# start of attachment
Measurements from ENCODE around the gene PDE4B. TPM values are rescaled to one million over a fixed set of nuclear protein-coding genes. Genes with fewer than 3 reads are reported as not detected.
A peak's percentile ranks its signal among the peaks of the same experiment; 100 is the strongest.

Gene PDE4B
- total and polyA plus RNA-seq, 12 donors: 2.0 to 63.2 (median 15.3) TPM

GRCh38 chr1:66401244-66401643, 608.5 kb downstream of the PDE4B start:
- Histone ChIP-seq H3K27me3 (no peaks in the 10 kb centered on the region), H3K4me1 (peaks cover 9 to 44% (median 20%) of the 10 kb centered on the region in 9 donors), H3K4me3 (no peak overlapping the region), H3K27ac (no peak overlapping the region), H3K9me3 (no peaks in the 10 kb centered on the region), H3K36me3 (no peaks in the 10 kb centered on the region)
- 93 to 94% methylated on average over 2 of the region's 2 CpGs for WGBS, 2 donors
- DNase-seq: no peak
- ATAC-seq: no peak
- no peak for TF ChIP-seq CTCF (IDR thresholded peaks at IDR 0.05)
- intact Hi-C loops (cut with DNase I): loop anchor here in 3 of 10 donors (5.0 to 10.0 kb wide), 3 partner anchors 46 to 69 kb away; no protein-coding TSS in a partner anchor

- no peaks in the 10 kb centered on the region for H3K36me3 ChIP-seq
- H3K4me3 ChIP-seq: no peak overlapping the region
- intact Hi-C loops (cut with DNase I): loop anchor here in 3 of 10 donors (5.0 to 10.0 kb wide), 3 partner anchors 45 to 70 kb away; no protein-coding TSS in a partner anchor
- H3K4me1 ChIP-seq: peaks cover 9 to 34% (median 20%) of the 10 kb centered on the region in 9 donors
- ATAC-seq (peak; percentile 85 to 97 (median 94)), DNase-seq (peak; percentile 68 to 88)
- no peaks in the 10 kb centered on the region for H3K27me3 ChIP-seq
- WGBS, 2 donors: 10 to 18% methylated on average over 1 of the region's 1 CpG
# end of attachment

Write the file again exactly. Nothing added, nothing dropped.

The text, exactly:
Measurements from ENCODE around the gene PDE4B. TPM values are rescaled to one million over a fixed set of nuclear protein-coding genes. Genes with fewer than 3 reads are reported as not detected.
A peak's percentile ranks its signal among the peaks of the same experiment; 100 is the strongest.

Gene PDE4B
- total and polyA plus RNA-seq, 12 donors: 2.0 to 63.2 (median 15.3) TPM

GRCh38 chr1:66401244-66401643, 608.5 kb downstream of the PDE4B start:
- Histone ChIP-seq H3K27me3 (no peaks in the 10 kb centered on the region), H3K4me1 (peaks cover 9 to 44% (median 20%) of the 10 kb centered on the region in 9 donors), H3K4me3 (no peak overlapping the region), H3K27ac (no peak overlapping the region), H3K9me3 (no peaks in the 10 kb centered on the region), H3K36me3 (no peaks in the 10 kb centered on the region)
- 93 to 94% methylated on average over 2 of the region's 2 CpGs for WGBS, 2 donors
- DNase-seq: no peak
- ATAC-seq: no peak
- no peak for TF ChIP-seq CTCF (IDR thresholded peaks at IDR 0.05)
- intact Hi-C loops (cut with DNase I): loop anchor here in 3 of 10 donors (5.0 to 10.0 kb wide), 3 partner anchors 46 to 69 kb away; no protein-coding TSS in a partner anchor

- no peaks in the 10 kb centered on the region for H3K36me3 ChIP-seq
- H3K4me3 ChIP-seq: no peak overlapping the region
- intact Hi-C loops (cut with DNase I): loop anchor here in 3 of 10 donors (5.0 to 10.0 kb wide), 3 partner anchors 45 to 70 kb away; no protein-coding TSS in a partner anchor
- H3K4me1 ChIP-seq: peaks cover 9 to 34% (median 20%) of the 10 kb centered on the region in 9 donors
- ATAC-seq (peak; percentile 85 to 97 (median 94)), DNase-seq (peak; percentile 68 to 88)
- no peaks in the 10 kb centered on the region for H3K27me3 ChIP-seq
- WGBS, 2 donors: 10 to 18% methylated on average over 1 of the region's 1 CpG